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And Time Stood Still

Pure Rock (2013)
Rating: 7/10

Not to be confused with the German-based power metal band of the same name, this particular Gallows Pole hail from Austria with And Time Stood Still being the seventh full-length album from this much respected combo.

Those of you unfamiliar with these guys should be told that their first opus, In Rock We Trust, emerged in the wilds of 1982 and they’ve actually been in existence since 1975, although their second platter, We Wanna Come Home, didn’t emerge until 1989, and then there was a further ten year gap between that record and 1999’s The Smile Of The Dolphins. Thankfully though, the last decade or so has seen a more steady flow of album releases from Gallows Pole.

And Time Stood Still is a nine-track composition and features the line-up of Alois Martin Binder (vocals / guitar / bass), Harald Pikasky (guitar), Michael Haderer (drums), Günther Steiner (keyboards) and Elsko (backing vocals). Plus, guest contributions from Thomas Gehrke (bass) and Andy Wagner (drums).

As one would expect, with seven albums now behind them, Gallows Pole are most certainly experienced musicians and the sound they create can only be described as a comforting brand of hard rock with progressive, and at times psychedelic, sweeping touches. To class Gallows Pole as metal would be unkind. Instead, these guys opt for a melodic style of laid-back rock that is made all the more reflective by those moody vocals of Alois Martin Bender, who rarely croons beyond an almost monotone bellow. Yet so enchanting is this slab that it evokes images of late-night 80s radio as the keys flow so fluently in the background over the more steely, yet still as pensive guitars.

Although I’m not overly familiar with their past work I’m at once transported to a wondrous place with Elsko’s backing vocals – she has a distinctive oomph to her voice that goes hand in hand with Binder’s more gentile approach.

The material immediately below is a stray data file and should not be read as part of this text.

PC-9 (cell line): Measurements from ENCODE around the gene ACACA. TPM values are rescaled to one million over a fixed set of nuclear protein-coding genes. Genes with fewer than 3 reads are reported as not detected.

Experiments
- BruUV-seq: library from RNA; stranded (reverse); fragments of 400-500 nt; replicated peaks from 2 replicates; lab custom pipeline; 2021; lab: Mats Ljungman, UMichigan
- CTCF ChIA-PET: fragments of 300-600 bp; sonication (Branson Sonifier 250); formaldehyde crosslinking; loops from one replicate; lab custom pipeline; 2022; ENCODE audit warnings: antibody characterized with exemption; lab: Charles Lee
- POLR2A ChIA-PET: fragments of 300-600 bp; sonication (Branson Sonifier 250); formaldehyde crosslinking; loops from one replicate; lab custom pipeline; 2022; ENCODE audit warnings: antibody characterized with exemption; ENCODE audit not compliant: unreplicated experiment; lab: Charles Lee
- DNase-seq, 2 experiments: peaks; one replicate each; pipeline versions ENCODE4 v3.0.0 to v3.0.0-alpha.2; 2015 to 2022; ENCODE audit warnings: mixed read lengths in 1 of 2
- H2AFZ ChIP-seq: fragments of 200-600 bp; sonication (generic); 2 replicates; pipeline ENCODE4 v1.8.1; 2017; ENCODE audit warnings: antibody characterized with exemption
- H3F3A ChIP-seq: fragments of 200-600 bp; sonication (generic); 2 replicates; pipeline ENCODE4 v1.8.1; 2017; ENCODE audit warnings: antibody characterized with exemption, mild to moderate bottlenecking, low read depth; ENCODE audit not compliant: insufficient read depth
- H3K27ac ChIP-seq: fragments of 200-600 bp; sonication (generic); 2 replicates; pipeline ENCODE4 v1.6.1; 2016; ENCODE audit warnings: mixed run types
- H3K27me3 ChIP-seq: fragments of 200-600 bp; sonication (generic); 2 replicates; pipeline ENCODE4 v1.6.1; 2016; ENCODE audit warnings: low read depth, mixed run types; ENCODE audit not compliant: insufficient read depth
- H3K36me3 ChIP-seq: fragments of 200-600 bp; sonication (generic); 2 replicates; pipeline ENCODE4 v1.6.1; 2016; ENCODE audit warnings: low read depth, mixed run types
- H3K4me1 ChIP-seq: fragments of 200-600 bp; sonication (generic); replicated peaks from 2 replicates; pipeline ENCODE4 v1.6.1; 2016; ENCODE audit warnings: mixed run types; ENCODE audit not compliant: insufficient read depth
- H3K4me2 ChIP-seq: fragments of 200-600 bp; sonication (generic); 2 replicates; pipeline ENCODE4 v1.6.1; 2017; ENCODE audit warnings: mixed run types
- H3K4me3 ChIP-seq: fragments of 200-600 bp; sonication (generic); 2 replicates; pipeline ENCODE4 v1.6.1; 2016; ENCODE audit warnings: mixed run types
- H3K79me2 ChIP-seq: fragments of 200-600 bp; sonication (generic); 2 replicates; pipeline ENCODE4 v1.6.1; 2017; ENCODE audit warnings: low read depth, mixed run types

This is clearly evident on the mid-paced chimes of ‘Summer Rain’, but when the band choose to really rock, boy can they. ‘Older’ marches in with a steely drum and raunchy jug, but the vocal injection is quite unexpected, almost jarring yet infectious as Binder moans “Take me to the end of time, make me high make me shine”.

This really is an unusual yet wholesome brand of melodic rock that has a calming influence, and yet it is so self-assured as another set of meaty drums bounce into the room to signal the Queen-like drama of ‘Here And There’. Once again the vocals are unpredictable as the track picks up the pace, but despite its intent this is probably the weakest track on the album. All is forgiven however with the pounding beat of ‘Rock This Town’, a simple, slow two-and-a-half minute anthem of fist-pumping aplomb, and without doubt one of the album’s biggest rockers.

‘Take Me To The Heaven’ is the ballad of the platter. It drifts in on a gentle piano tinkle but with an equally stirring guitar solo. Again, there are slight elements of Queen in the musicianship, and for some Binder’s vocals may be deemed an acquired taste. But one can’t argue with the high levels of musicianship, especially with the buzzing stomp of ‘I Don’t Wanna Go’ which hints at David Bowie, and the majestic ‘Holy Nights’ with its cool guitar sound.

I must admit that the sound of Gallows Pole is a hard one to pin down, but even if you spin a track such as ‘Abyss’ from their 1982 debut, you’ll find that the band still adopt the same familiar theme, if less driving nowadays. However, the fusion of melodic rock and pop clearly works and so And Time Stood Still makes for an enjoyable listen.

Neil Arnold

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